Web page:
By Heather Edwards, AHP Consultant

Let me tell you about Archie, a wonderful man, whom I have had the privilege to know for several years now. I was absolutely delighted to hear that Archie was receiving the Scottish National Dementia Lifetime Achievement Award. I can think of no better or worthy recipient. We met back in 2014, and the reason for meeting was that the Care Inspectorate was trying to highlight an often unspoken about aspect of care and that was around continence.


I had gone to the Scottish Dementia Working Group and Alzheimer Scotland’s National Dementia Carers Action Network (NDCAN) to ask if there were folks who were interested in working with Jackie Dennis and I to promote best practice and really shake up the thinking around continence. That is when Archie Noone entered into my life, not only as a working colleague but also as a friend.


As you see from this photo, Archie has a way of pulling people to him and around him. His curiosity and eagerness for knowledge and information is huge. From the moment we met, he never stopped questioning things, the status quo appeared to be an unknown concept to Archie. And that is how for me he appeared to meet his diagnosis, head on and with a thirst to know more. Archie gave himself fully to this work, a member of the working group and not a silent member by any means. At one meeting in Stirling, he noticed that signage was poor in the bathrooms and as a result with Jackie taking his comments forward, the building which was part leased by the Care Inspectorate, introduced new signage to benefit of all the other people in that building and visitors.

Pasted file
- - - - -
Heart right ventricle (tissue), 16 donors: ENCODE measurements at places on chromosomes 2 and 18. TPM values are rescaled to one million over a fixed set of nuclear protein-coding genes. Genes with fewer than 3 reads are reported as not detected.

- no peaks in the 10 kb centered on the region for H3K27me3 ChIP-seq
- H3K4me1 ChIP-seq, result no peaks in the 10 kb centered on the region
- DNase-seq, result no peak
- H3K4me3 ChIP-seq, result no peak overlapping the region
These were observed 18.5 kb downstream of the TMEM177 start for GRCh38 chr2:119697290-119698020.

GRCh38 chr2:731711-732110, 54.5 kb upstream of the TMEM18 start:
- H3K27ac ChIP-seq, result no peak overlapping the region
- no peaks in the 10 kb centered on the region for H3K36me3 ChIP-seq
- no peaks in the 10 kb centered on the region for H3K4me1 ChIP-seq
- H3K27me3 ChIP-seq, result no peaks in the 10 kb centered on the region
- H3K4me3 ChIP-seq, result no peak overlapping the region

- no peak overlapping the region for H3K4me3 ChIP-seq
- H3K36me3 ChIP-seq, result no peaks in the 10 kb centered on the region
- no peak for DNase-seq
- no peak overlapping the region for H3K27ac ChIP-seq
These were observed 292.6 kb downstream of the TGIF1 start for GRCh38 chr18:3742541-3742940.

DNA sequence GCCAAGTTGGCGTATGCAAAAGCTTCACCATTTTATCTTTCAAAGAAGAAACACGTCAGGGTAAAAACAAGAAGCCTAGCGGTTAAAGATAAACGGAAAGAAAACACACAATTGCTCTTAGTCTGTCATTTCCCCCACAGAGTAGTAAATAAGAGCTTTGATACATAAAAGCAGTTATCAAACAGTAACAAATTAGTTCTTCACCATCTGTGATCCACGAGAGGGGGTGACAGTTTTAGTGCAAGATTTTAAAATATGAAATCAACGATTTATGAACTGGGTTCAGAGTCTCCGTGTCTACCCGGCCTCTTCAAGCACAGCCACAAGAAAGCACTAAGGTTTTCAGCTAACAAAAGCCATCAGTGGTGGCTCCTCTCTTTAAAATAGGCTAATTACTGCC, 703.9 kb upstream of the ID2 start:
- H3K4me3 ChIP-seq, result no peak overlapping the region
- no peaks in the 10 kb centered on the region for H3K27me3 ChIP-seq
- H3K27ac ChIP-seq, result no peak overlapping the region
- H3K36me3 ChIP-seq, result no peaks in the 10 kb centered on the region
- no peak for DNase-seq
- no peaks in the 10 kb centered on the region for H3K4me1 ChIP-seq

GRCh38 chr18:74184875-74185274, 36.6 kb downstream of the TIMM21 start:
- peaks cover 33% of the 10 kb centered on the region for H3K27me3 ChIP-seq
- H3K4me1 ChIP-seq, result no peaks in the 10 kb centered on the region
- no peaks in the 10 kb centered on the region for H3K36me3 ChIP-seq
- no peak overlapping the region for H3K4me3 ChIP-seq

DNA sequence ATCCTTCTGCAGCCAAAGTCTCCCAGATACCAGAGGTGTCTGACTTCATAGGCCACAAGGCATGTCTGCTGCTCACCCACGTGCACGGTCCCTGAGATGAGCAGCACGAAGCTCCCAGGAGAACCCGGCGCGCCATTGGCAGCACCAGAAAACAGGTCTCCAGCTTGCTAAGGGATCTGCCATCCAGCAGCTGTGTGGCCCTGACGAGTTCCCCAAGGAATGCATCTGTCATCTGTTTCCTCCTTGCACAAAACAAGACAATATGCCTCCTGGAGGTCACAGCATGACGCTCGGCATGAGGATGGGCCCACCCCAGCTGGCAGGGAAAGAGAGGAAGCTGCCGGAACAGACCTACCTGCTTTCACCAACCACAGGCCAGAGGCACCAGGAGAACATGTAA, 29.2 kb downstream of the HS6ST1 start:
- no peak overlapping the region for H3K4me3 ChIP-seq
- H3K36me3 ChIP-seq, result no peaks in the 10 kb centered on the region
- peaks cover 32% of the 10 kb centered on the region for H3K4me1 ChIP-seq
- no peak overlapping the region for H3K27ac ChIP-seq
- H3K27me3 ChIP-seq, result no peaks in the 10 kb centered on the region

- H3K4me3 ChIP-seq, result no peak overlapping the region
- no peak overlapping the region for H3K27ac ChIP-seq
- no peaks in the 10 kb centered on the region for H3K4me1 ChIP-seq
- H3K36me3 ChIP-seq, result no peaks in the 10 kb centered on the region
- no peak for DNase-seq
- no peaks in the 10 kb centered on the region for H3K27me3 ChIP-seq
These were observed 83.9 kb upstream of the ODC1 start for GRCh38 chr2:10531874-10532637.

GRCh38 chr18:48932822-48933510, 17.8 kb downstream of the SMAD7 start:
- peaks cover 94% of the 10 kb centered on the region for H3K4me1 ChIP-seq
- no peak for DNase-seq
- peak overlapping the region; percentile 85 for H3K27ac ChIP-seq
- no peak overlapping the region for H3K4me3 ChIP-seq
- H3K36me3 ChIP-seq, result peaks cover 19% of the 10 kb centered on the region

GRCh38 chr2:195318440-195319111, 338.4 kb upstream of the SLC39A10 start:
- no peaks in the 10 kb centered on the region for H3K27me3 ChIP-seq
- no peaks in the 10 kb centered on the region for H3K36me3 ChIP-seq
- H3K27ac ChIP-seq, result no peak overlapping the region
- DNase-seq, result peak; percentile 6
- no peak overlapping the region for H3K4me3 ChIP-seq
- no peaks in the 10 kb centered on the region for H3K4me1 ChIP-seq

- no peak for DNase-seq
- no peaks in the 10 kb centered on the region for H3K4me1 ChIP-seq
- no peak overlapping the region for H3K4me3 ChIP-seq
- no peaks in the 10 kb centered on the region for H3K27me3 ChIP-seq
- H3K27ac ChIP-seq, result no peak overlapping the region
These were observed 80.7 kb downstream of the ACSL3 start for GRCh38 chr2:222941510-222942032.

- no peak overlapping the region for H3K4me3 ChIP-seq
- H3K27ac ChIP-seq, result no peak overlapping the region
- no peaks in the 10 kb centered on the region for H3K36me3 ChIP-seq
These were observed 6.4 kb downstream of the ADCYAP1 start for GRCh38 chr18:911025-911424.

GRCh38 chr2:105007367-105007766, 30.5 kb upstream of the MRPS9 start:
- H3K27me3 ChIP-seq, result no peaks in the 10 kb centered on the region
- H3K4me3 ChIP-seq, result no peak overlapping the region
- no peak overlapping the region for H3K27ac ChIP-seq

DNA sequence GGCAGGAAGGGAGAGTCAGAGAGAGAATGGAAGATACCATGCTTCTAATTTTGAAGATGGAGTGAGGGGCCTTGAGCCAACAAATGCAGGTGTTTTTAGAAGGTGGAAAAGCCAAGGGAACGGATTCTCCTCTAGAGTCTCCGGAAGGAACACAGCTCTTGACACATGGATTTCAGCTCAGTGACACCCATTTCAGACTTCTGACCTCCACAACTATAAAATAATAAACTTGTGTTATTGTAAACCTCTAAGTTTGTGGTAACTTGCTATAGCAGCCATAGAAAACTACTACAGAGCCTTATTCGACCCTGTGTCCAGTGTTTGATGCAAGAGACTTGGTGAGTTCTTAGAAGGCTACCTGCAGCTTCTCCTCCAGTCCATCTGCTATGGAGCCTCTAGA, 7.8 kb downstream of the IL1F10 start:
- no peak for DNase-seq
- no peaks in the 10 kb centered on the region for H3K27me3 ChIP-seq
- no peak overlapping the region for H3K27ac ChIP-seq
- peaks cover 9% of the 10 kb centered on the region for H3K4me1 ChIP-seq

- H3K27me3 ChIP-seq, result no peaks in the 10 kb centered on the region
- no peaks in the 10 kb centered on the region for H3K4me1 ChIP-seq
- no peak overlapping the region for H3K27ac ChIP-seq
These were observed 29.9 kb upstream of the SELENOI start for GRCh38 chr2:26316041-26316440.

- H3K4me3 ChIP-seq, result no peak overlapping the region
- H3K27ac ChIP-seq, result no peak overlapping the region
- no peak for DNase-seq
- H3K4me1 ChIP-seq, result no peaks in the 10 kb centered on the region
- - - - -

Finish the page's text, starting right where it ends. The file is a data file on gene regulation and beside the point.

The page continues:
We produced the "Care about continence’ pocket guide" for people experiencing care and their families and importantly, the staff working in social care, to support continence. We did a series of roadshows to support this and Archie joined us, with trips across Scotland including Shetland and Western Isles. We reached many people with these events and when we asked people for feedback it was always the sessions with Archie talking about his personal experiences of living with dementia which were the most well received and valued by the audience. Not everything went smoothly and I distinctly remember Archie trying to talk his way onto the plane home without his boarding pass, which had been momentarily misplaced. Not even Archie’s silver tongue could persuade the very stern official in Stornoway.


Let me share a taste of Archie Noone in his inimitable style breaking down the barriers to talk about continence in this short film.

Archie became a well kent face at the Care Inspectorate and it would not be unusual for me to get a call from Kate on the reception with the not so cryptic message that there was a tall dark handsome stranger waiting to take me to lunch. If I wasn’t in the office, Archie would pop up to see the comms team and it was with these relationships that Archie had a double spread in care news, a publication reaching every registered care service in Scotland. Again, Archie’s message was reaching out far and wide, challenging stereotypes and giving hope.


Heather’s message to Archie

Congrats Archie